The government called on Friday for utilities to swiftly decide whether to scrap aging reactors that would be particularly vulnerable in the event of a natural disaster.
The pro-nuclear government, which is seeking to reactivate the nation’s idled reactors as soon as possible despite a glut of solar and other renewable energy that is being boycotted by the utilities, is pushing the them to decide quickly in the hope that shutting old facilities will help mitigate public concern so restarts can proceed.
Under new, tighter safety standards adopted because of the 2011 core meltdowns at the Fukushima No. 1 nuclear plant, utilities are not allowed to operate reactors for longer than 40 years, in principle.
The Nuclear Regulation Authority can grant one-time extensions of up to 20 years, but that would require power companies to spend massive amounts to upgrade equipment and bolster plant safety.
At a meeting with Makoto Yagi, head of the Federation of Electric Power Companies of Japan, trade and industry minister Yuko Obuchi said the government wants power companies to decide on the issue “at an early date.”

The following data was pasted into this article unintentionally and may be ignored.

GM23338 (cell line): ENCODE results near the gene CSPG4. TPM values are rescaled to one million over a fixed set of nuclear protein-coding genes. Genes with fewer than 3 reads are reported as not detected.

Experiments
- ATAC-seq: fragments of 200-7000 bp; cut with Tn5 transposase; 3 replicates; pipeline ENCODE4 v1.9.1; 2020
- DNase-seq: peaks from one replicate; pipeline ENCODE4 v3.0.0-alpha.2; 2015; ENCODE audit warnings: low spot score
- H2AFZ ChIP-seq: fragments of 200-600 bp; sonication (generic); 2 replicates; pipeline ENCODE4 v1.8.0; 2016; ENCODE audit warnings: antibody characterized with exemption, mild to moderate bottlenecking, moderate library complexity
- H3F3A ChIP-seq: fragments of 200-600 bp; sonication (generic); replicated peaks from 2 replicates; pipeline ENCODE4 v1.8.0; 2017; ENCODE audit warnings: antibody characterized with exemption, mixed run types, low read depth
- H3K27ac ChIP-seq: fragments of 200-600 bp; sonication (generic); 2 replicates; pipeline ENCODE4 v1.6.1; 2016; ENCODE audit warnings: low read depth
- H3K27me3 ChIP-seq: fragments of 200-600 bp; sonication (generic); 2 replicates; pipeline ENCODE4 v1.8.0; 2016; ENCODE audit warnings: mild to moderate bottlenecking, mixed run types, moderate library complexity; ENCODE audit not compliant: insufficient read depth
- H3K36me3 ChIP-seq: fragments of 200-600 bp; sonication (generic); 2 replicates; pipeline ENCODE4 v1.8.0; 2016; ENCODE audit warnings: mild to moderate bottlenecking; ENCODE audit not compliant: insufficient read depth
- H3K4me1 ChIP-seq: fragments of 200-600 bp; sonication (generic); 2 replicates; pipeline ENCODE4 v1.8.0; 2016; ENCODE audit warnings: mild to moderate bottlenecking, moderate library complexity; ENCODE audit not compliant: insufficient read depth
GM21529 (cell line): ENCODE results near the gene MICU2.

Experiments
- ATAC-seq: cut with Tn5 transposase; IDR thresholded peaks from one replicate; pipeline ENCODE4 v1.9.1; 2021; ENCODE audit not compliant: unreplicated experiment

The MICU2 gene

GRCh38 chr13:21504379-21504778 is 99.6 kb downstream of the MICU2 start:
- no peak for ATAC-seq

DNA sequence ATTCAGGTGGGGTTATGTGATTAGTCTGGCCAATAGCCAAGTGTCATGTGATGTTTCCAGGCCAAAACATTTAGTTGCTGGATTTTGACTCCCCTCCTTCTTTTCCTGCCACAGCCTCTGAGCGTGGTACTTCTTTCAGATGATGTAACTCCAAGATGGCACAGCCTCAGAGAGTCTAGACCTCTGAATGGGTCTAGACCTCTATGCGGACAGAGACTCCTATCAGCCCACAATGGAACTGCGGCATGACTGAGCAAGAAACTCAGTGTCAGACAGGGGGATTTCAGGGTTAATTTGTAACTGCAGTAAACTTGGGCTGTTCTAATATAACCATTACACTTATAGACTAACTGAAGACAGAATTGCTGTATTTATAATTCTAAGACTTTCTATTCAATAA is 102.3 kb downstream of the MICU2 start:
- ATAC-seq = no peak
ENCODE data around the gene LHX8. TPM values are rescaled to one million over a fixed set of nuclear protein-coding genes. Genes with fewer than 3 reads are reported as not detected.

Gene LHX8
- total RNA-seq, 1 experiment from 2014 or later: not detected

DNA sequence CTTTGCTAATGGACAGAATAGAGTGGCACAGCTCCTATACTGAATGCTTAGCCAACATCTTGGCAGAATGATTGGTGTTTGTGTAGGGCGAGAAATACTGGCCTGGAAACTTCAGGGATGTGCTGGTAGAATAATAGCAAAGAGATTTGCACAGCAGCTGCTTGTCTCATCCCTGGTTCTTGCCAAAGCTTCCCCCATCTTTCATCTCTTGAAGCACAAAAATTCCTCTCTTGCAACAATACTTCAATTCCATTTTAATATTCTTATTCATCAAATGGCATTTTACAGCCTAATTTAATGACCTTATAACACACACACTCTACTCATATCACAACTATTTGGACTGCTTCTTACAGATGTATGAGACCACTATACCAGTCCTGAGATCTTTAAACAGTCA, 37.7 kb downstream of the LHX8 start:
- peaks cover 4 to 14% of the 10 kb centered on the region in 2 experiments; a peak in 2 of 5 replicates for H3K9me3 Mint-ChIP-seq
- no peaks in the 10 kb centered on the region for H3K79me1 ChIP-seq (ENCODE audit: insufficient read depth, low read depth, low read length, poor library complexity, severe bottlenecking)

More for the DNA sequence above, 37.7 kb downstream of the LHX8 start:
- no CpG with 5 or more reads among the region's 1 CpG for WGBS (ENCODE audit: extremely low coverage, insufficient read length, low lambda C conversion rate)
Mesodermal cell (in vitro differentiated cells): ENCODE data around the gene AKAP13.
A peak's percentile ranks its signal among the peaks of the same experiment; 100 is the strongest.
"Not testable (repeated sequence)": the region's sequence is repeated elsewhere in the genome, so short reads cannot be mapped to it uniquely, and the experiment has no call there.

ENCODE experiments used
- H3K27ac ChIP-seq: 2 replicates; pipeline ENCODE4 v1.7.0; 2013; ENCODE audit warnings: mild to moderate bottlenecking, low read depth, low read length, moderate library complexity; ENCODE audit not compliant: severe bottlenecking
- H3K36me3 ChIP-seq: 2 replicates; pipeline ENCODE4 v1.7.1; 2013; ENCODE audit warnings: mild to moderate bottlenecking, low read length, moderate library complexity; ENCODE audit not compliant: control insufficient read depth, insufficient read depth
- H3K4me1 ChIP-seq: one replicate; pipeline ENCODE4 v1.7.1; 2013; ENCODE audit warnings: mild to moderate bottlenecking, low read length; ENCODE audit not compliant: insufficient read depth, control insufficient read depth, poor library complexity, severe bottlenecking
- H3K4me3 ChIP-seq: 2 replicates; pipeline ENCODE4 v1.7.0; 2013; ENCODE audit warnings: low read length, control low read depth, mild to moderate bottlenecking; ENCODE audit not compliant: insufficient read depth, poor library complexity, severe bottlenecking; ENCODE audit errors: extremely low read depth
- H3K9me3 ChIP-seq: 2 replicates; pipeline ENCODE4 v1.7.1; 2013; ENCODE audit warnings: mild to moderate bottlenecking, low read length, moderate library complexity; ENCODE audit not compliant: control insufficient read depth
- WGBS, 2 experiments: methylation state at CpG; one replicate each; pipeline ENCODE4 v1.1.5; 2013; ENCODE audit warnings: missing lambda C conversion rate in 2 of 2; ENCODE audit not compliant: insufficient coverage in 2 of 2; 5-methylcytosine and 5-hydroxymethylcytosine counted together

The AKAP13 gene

Of the 48 commercial reactors in Japan — all of which are awaiting beefed-up safety tests due to the Fukushima disaster — seven are around 40 years old, just like the poorly protected Fukushima No. 1 plant.
Operators face a July deadline for asking the Nuclear Regulation Authority for special checks if they want to continue running the reactors.
Yagi, also president of Kansai Electric Power Co., told reporters after the meeting with Obuchi that scrapping the reactors earlier than planned under the previous regulations could weigh on utilities’ earnings, adding that government support for smooth decommissioning is necessary to make a decision.